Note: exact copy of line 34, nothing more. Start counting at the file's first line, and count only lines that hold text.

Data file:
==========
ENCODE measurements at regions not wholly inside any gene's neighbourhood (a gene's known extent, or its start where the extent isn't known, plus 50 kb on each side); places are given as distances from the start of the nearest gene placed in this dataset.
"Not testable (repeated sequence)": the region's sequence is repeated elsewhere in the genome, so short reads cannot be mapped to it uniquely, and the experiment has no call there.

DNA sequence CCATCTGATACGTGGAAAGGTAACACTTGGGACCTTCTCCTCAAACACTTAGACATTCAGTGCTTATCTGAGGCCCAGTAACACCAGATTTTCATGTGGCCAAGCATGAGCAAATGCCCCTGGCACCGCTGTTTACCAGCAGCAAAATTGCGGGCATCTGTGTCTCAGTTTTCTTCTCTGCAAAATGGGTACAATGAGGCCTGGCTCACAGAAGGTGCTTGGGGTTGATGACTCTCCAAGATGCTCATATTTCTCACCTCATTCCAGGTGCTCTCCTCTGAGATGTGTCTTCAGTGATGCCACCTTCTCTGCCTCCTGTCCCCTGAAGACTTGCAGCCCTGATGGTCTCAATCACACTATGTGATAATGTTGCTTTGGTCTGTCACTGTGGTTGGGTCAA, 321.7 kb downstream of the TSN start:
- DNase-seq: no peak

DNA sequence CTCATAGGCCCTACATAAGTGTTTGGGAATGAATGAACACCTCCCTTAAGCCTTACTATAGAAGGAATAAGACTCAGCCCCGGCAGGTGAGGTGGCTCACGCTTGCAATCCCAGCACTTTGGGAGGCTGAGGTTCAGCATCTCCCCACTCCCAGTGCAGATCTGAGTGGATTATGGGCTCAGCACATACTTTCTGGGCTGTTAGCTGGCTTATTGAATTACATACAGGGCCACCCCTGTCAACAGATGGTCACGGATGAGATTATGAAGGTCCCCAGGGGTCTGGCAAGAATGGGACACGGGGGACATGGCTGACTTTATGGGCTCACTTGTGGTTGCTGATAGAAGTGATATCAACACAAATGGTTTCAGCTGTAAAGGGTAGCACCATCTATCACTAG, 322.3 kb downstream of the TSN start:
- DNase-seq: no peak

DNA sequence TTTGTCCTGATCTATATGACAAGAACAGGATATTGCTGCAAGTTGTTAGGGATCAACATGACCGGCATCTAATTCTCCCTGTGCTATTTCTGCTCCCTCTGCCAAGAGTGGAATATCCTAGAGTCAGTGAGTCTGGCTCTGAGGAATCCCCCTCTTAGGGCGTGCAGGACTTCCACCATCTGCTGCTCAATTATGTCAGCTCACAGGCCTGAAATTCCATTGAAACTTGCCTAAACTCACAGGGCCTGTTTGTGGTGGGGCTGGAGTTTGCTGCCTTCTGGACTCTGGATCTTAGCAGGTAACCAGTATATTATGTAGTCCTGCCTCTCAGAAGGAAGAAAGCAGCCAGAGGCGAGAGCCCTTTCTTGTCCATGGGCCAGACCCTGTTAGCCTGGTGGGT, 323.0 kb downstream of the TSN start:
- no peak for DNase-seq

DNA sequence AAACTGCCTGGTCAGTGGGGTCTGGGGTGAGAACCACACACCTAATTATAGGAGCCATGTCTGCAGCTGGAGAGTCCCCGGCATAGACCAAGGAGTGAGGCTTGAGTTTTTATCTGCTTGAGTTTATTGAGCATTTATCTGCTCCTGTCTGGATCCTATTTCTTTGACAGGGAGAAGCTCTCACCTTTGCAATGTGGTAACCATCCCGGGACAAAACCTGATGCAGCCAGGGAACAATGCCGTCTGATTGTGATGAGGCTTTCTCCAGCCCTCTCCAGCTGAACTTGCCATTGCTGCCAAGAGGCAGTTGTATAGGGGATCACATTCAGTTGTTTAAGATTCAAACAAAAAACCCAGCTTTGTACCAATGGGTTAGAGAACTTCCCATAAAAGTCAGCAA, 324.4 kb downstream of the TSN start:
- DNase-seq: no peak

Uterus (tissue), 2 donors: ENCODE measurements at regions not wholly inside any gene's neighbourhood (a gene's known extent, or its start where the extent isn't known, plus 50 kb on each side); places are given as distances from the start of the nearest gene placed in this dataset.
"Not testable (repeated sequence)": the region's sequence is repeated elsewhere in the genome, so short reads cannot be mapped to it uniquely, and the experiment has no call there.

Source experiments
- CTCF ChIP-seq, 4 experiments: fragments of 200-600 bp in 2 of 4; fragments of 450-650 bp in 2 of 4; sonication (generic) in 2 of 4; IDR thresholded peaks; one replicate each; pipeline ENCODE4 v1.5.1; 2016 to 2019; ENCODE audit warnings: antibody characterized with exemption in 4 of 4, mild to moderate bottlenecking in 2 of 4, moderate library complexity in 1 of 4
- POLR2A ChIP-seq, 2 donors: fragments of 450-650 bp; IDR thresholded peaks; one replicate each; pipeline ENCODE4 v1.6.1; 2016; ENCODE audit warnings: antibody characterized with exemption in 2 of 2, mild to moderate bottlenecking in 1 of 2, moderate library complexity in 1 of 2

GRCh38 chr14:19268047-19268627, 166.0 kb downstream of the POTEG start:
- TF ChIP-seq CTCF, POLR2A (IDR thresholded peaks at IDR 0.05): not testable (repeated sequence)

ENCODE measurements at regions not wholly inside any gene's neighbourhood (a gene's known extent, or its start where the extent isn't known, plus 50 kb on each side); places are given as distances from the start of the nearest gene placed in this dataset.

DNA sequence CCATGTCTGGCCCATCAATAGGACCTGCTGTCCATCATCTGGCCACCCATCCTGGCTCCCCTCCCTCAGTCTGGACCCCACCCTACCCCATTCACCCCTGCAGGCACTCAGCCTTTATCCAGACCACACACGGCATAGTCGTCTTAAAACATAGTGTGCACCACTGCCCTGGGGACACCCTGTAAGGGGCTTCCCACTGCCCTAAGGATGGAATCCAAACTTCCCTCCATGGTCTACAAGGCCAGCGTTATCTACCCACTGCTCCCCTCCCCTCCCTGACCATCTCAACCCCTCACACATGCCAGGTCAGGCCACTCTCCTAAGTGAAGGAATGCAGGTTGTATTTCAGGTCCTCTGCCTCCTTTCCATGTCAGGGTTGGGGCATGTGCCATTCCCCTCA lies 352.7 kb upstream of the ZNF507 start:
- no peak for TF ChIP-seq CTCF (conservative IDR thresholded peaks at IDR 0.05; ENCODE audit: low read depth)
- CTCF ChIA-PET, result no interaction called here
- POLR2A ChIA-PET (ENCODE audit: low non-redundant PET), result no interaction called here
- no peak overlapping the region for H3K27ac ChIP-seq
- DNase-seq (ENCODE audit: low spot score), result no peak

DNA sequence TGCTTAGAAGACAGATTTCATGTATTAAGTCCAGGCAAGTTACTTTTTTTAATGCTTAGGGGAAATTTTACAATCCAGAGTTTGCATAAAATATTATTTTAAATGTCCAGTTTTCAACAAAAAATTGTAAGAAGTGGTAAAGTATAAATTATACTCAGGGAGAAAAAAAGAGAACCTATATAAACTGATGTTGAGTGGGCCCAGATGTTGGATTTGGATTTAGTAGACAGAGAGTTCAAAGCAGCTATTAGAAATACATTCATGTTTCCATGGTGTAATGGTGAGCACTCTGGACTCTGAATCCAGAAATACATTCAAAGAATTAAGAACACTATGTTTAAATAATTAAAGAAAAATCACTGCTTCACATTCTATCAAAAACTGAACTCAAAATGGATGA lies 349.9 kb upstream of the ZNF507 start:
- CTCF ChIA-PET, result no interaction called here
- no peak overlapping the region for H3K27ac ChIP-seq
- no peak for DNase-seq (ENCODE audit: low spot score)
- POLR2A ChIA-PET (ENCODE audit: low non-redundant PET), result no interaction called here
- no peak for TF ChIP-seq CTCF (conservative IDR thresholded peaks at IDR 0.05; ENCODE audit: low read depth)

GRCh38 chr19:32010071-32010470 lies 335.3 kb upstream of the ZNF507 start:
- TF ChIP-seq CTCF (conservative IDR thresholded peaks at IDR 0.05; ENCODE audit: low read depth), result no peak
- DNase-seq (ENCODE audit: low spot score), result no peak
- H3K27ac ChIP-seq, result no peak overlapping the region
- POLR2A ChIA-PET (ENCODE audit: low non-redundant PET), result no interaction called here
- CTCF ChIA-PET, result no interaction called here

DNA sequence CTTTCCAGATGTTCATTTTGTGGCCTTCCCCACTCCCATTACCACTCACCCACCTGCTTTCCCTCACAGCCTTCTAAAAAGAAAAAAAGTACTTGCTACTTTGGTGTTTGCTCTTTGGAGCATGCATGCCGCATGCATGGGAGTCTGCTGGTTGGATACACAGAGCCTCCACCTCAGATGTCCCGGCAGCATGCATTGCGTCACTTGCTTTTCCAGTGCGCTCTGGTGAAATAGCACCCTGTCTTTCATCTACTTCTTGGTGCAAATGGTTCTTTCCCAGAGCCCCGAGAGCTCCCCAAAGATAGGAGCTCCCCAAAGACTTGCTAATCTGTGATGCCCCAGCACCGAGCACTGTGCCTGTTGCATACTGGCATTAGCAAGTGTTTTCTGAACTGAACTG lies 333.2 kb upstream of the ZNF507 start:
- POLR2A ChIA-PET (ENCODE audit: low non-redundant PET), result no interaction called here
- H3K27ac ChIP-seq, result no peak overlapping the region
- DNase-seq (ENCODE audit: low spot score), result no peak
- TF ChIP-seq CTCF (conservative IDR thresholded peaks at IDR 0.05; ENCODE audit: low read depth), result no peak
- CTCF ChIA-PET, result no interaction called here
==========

- H3K27ac ChIP-seq, result no peak overlapping the region